In Santiago’s Road Home, Alexandra Diaz tells how twelve-year-old Santiago makes it across the border between Mexico and the U.S. only to be captured by the Border Patrol and placed in a detention center. Santiago has a traumatic family history as an orphan who is passed between his grandmother who abuses him and an aunt who is unkind. When the aunt sends him back to live with his grandmother, Santiago decides to live on the street. Fortunately, he meets Maríe Delores who gives him food and offers to take him to the U.S. with her and her young daughter, Alegría, since Maríe Delores has a sister in the U.S. and plans on living with her. Santiago is able to help the two as they journey to the border. Their relationship develops and he comes to consider them his sisters.
In crossing the border into the desert, the three become ill with dehydration and are unable to continue. When the Border Patrol finds them, they are separated; the two children go a detention center and Maríe Delores to the hospital. A major part of the story then concentrates on Santiago’s time in the detention center where he is packed into a cold, stark room filled with other boys. The boys sleep on the concrete floor with only small metallic blankets to keep them warm. The guards are mostly unkind and the boys are poorly treated and fed. The only positive thing for Santiago is that he is able to go to school for the first time and learns to read. After six months, Maríe Delores is able take him home. It was a long process to get the paper work needed to release him. She had to find his grandmother in Mexico to get his birth certificate, then she had to apply to bring Santiago home with her. The ending is hopeful, as Santiago will be with a loving family for the first time and be able to go to school.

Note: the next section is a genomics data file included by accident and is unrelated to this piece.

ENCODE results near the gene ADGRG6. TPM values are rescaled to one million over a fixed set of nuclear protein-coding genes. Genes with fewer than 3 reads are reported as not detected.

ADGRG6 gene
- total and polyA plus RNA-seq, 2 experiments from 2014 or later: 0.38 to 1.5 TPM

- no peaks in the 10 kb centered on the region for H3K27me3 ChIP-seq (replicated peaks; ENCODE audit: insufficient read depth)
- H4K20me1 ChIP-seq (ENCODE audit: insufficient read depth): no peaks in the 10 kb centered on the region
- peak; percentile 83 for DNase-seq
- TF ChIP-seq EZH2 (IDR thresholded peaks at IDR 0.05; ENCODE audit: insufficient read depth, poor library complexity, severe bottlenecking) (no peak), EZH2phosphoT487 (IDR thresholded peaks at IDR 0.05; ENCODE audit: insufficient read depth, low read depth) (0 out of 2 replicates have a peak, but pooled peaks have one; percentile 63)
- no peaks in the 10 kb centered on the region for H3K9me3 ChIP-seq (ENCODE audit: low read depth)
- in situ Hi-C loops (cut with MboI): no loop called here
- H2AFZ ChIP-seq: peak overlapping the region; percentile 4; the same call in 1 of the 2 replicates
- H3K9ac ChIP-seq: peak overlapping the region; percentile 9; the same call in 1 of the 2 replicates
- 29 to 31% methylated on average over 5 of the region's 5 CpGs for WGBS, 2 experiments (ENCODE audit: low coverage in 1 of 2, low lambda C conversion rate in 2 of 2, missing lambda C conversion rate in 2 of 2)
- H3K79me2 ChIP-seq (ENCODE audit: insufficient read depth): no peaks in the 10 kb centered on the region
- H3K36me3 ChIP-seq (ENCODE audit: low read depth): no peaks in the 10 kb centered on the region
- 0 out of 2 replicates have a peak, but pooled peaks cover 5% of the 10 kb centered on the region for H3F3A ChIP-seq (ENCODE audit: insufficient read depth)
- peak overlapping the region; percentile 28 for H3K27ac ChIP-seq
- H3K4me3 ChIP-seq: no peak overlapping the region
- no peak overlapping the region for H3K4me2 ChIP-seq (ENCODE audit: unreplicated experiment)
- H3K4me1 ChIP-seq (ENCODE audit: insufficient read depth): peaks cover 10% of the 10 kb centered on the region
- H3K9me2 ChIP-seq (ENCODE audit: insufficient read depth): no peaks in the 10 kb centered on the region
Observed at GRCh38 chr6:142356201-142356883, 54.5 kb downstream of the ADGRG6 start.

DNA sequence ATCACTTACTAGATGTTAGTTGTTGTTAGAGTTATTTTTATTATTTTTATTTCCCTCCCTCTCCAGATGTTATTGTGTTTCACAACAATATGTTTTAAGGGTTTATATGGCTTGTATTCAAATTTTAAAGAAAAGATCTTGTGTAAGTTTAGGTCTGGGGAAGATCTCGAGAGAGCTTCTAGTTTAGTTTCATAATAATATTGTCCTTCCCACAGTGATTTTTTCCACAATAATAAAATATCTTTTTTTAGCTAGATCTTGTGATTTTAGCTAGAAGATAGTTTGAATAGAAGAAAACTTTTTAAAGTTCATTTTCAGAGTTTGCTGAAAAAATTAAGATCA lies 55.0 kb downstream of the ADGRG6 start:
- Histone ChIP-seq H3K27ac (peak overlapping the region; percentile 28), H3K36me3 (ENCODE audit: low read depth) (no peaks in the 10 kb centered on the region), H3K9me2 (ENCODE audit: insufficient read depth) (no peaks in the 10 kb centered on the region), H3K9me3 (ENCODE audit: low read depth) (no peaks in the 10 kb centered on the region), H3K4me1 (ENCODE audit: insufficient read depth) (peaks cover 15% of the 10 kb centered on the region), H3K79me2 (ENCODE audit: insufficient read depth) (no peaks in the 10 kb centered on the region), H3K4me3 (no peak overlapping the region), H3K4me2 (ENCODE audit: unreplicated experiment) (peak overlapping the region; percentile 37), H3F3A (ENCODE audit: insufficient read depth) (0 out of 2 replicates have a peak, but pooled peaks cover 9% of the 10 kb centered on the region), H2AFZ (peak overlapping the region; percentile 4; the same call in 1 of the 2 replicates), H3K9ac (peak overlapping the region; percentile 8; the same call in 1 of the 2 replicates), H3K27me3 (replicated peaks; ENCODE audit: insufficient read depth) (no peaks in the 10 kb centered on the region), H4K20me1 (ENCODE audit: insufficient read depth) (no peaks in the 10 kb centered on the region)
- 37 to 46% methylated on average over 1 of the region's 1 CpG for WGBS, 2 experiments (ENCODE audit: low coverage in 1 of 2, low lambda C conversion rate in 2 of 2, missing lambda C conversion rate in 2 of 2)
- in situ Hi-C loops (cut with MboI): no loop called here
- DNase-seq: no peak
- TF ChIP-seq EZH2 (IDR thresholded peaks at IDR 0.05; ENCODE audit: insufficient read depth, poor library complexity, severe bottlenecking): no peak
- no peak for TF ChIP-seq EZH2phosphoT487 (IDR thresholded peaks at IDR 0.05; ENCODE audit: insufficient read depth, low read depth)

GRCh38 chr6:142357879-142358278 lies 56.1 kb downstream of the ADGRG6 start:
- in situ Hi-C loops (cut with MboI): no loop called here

This is the first novel for middle school children that tells the horrible story of how immigrant children are treated in detention centers after they cross the border. It would make an excellent read aloud for fifth grade through eighth and can be used to help guide children in researching news articles about the detention centers and the court cases about them. The author often uses Spanish words that makes the extensive glossary very useful. Be sure to read the Author’s Note in the back and connect children with the excellent list of resources.
These other titles will enrich the reader’s understanding of the journey taken by so many people from Mexico and Central America: Beast Rider as well as Rabbit and Coyote, both by Tony Johnston, Pancho Rabbit and the Coyote by Duncan Tonatiuh, and The Only Road also by Alexandra Diaz. -Recommended by Marilyn Carpenter, Professor Emeritus Eastern Washington University.
Title: Santiago’s Road Home
Author: Alexandra Diaz
Publisher: Simon & Schuster
PubDate: May 5, 2020
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